Driving Dragon last night I was aware of the aroma from the boot of a ‘mature’ Camembert that had only just been put there the moment before, sealed and under other things. Now it has escaped the fridge and is bounding round the kitchen leaving a cloud behind it. We’ve called it Dave and are thinking of getting it a basket and some toys to play with.
I have been asked to decline any further Camembert as he’s highly impressionable and any friends would only encourage him. We also don’t want any little Camemberts as we’re not sure we could find good homes for them all. We suspect that the person giving Dave away was also trying to avoid the aftermath of owning a healthy pair.
Little Dragon has just got to the end of a two week saga at the vet’s. As I was driving round a one-way system I realised that the wheel was pulling to the left and that there was a funny noise. In the retail park I discovered a completely flat tyre. After 30 mins the nice man came to change it to the space-saver and dragon then limped along at below 50mph for the next week. Now the tyre has been properly replaced and today the tracking was sorted out. Theoretically the camber should have been sorted out too, but due to age, sagging and general decline that’s not a Dragon-specific problem any more.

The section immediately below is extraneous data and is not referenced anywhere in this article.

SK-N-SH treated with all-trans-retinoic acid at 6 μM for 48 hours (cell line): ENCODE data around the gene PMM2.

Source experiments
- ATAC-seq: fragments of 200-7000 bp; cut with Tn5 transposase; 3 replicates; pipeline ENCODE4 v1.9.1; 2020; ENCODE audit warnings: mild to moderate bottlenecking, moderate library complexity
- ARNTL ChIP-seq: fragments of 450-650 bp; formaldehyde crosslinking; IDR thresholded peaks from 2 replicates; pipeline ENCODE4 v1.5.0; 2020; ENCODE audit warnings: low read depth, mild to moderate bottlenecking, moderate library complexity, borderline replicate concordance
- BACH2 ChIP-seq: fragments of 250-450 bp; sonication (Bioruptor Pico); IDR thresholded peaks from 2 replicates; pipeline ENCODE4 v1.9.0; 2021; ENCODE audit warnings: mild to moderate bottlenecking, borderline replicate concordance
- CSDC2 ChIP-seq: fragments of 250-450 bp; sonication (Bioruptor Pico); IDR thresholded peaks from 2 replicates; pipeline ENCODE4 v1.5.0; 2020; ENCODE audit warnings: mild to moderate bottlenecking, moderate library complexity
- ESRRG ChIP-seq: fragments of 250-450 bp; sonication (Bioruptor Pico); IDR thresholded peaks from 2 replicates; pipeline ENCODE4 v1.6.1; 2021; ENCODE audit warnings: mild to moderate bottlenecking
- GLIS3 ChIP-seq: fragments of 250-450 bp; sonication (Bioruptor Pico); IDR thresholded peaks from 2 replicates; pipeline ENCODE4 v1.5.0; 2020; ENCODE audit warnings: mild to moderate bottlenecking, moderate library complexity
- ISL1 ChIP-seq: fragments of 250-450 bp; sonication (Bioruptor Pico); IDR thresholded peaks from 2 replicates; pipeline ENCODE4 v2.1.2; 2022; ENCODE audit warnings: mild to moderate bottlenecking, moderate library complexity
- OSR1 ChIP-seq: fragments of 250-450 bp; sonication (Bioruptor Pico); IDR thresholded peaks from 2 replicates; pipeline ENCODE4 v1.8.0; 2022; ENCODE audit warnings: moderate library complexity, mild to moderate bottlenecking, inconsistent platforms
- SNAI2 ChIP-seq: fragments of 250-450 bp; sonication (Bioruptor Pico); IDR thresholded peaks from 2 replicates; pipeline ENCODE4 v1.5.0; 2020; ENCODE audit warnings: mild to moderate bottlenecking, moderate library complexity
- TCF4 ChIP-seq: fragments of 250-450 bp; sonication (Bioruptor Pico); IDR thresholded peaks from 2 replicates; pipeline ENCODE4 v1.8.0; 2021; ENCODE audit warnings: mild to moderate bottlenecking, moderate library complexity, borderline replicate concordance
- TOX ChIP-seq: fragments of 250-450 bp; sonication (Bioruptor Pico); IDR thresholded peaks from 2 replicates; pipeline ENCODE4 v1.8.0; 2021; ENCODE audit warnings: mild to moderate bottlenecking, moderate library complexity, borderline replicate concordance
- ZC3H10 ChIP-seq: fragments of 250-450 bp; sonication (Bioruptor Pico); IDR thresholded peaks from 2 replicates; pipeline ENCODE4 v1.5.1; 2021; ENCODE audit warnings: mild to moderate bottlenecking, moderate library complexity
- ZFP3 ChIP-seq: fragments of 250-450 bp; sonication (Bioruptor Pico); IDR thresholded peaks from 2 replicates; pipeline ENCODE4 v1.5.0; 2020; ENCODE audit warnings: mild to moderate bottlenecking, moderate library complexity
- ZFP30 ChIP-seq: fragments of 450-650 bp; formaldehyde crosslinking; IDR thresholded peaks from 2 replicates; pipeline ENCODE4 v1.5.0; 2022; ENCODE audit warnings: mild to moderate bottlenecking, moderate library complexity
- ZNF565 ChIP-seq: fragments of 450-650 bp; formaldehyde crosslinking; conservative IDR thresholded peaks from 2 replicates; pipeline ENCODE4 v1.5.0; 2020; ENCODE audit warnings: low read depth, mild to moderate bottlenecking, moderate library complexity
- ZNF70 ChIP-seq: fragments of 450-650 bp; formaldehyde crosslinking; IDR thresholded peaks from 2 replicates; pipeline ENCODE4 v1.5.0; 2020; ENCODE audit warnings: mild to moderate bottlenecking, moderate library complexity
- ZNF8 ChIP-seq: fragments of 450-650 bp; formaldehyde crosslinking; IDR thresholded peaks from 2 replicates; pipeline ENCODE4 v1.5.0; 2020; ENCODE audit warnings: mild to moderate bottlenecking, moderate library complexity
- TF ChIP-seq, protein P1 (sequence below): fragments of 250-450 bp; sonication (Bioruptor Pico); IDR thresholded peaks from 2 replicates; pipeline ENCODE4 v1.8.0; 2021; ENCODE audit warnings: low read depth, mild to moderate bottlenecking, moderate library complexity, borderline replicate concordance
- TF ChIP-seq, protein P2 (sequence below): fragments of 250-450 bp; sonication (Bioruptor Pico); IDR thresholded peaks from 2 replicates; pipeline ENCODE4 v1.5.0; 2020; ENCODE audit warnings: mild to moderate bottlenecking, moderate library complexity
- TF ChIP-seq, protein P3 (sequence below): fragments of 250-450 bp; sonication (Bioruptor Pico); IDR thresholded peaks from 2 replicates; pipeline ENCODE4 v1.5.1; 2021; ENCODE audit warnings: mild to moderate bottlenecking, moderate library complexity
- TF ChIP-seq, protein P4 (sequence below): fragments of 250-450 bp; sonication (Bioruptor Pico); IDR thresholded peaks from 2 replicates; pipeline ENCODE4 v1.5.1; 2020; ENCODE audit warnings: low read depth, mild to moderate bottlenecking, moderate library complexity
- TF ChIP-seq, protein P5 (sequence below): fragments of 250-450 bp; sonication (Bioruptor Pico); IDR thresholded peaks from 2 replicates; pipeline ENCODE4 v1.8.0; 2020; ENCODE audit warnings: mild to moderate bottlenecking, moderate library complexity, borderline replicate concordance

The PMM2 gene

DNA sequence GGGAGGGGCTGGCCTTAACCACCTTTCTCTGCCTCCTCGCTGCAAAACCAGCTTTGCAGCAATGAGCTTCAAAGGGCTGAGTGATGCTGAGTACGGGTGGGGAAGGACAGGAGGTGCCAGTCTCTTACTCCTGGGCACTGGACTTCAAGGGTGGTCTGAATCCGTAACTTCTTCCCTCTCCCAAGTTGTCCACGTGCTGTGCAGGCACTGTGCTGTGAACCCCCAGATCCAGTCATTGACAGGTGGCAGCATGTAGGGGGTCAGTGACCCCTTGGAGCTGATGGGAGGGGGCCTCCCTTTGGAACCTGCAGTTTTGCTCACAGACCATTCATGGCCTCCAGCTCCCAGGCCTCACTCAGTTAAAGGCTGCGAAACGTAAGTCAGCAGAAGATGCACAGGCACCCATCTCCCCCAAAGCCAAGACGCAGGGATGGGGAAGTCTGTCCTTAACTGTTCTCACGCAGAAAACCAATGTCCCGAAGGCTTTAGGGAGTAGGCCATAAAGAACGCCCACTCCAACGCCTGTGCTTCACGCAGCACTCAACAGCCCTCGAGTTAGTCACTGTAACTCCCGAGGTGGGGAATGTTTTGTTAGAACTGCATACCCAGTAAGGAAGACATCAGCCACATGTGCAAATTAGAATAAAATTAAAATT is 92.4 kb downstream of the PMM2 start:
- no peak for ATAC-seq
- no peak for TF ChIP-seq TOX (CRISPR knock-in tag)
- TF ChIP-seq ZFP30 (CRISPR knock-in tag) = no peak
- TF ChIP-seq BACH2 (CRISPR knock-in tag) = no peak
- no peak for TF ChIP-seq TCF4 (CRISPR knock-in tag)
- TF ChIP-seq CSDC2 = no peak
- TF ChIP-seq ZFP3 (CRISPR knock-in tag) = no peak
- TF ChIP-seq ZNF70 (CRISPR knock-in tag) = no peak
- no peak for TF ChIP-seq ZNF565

I was late for work by 1.25 hrs and much comments were made about my inability to change a tyre. I do know how to do it, but I also know that my driving test had “call the nice insured, practiced person to do it for you” as the correct answer, that 1/8 of all road fatalities are on the hard shoulder and that the nuts are on so tight that I’d have had to call someone to loosen them anyway.
But it was nothing compared to the timely reminder. Although I don’t like standing in the rain waiting, at least I found out before hitting the motorway. It was 12th January and it happened to be the 15th anniversary of a friend who didn’t find out until she was on the M3, when the subsequent blow-out caused her to be declared dead at the scene.
After realising how worn through my current coat is I went shopping for a winter coat in the sales today. I looked at full price things too.
In diverse shops in a town of 150,000 I did not find anything below size 14.
At least some of the coats had seen a sheep though – at £40 for a 50% wool coat I can see why one shop had an empty rack. The others had full racks, of different styles and fabrics, but nothing that would actually fit – a balance that will right itself over time through economic pressure.